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FDA: Altered salmon safe to eat

– Salmon that have been genetically engineered to grow twice as fast as their natural counterparts inched a little closer toward the nation’s dinner tables.

The Food and Drug Administration released its findings Friday that the fish do not pose a threat to the environment and are “as safe as food from conventional Atlantic salmon.”

That removed a key hurdle for a Massachusetts company seeking to market the modified salmon, which critics derisively have dubbed “Frankenfish.”

But the move also reignited a long-running debate over whether a nation that already grows and consumes genetically modified plants such as corn and soybeans is prepared to make a similar leap when it comes to animals.

AquAdvantage, the fast-growing fish at the center of the controversy in the United States, is an Atlantic salmon that contains a growth hormone from a Chinook salmon and has been given a gene from the ocean pout, an eel-like fish. The result is a fish that grows larger and faster than traditional salmon.

Under the company’s proposal, no modified salmon would be produced in America. The eggs would be produced on Prince Edward Island in Canada and shipped to another facility in Panama, where they would be harvested and processed. In its assessment, the FDA said the likelihood that the altered fish could escape containment and reproduce in the wild is “extremely remote.”

The FDA must take comments from the public on its report for 60 days before finalizing approval of the fish.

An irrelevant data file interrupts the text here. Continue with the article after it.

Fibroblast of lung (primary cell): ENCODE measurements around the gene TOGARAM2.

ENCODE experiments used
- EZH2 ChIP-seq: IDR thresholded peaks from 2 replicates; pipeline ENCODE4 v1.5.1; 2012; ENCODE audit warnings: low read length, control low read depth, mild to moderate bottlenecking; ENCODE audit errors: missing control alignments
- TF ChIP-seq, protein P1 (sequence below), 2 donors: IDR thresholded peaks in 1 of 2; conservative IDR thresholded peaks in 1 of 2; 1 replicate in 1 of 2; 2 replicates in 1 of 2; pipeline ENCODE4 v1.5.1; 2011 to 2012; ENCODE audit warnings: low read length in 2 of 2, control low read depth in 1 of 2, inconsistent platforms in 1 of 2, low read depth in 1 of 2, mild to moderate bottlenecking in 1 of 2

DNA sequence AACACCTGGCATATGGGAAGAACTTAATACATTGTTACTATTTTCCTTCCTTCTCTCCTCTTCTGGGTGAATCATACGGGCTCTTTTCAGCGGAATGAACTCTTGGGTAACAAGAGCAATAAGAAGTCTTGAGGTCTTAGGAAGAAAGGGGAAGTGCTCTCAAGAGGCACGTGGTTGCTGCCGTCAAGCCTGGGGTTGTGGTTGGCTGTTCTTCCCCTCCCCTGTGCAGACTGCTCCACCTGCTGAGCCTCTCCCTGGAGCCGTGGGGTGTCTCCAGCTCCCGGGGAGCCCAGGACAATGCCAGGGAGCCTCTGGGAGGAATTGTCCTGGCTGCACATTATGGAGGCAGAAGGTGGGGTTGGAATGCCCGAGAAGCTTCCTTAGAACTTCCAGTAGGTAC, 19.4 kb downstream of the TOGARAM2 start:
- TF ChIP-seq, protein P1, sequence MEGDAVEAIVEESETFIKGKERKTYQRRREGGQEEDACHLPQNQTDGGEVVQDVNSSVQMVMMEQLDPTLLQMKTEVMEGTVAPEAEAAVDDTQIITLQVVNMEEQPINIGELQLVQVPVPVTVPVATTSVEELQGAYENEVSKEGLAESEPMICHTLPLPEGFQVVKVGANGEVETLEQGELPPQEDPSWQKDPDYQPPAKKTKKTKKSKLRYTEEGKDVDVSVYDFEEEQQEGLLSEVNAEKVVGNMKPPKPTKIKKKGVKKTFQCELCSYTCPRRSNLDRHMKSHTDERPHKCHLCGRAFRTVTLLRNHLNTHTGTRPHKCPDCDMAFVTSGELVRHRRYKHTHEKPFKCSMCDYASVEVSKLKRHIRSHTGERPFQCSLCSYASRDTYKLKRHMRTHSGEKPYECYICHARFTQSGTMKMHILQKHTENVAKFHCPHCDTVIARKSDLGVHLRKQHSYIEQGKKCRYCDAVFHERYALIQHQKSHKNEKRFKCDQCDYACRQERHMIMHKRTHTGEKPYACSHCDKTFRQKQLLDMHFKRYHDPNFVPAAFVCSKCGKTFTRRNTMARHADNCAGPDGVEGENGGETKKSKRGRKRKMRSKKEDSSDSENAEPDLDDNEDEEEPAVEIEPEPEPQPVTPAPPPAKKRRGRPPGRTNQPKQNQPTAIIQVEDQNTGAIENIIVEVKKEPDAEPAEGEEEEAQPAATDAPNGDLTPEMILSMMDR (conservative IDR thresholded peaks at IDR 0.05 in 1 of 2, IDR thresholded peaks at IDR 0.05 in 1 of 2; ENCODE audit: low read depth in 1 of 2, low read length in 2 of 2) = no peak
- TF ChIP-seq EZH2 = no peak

“You keep those damn fish out of my waters. It will ruin what I think is one of the finest products in the world,” Rep. Don Young, R-Alaska, said in an interview, saying he fears that the spread of fish farms could contaminate the wild salmon industry in Alaska.

The nonprofit Center for Food Safety also sharply criticized the FDA’s assessment, calling the decision “premature and misguided.”

Meanwhile, industry executives and some agency scientists insist that there is no discernible difference between the altered salmon and wild salmon. Ronald Stotish, president of AquaBounty Technologies, has argued that his salmon would help bolster the world’s food supply, lower prices and require fewer resources – all in a safe and sustainable way.

AquaBounty first applied for permission to sell its genetically altered fish in 1995, and even by FDA standards, its application has moved at a glacial pace in recent years.

Gregory Jaffe, director of biotechnology at the Center for Science in the Public Interest, said even if AquaBounty wins approval for its genetically modified fish, its limited production capacity means that it would make up only a tiny fraction of the U.S. market.

“This is not going to become the majority of our salmon overnight,” Jaffe said. “It won’t be as hard as winning the lottery, but it will be hard to find a modified salmon steak.”

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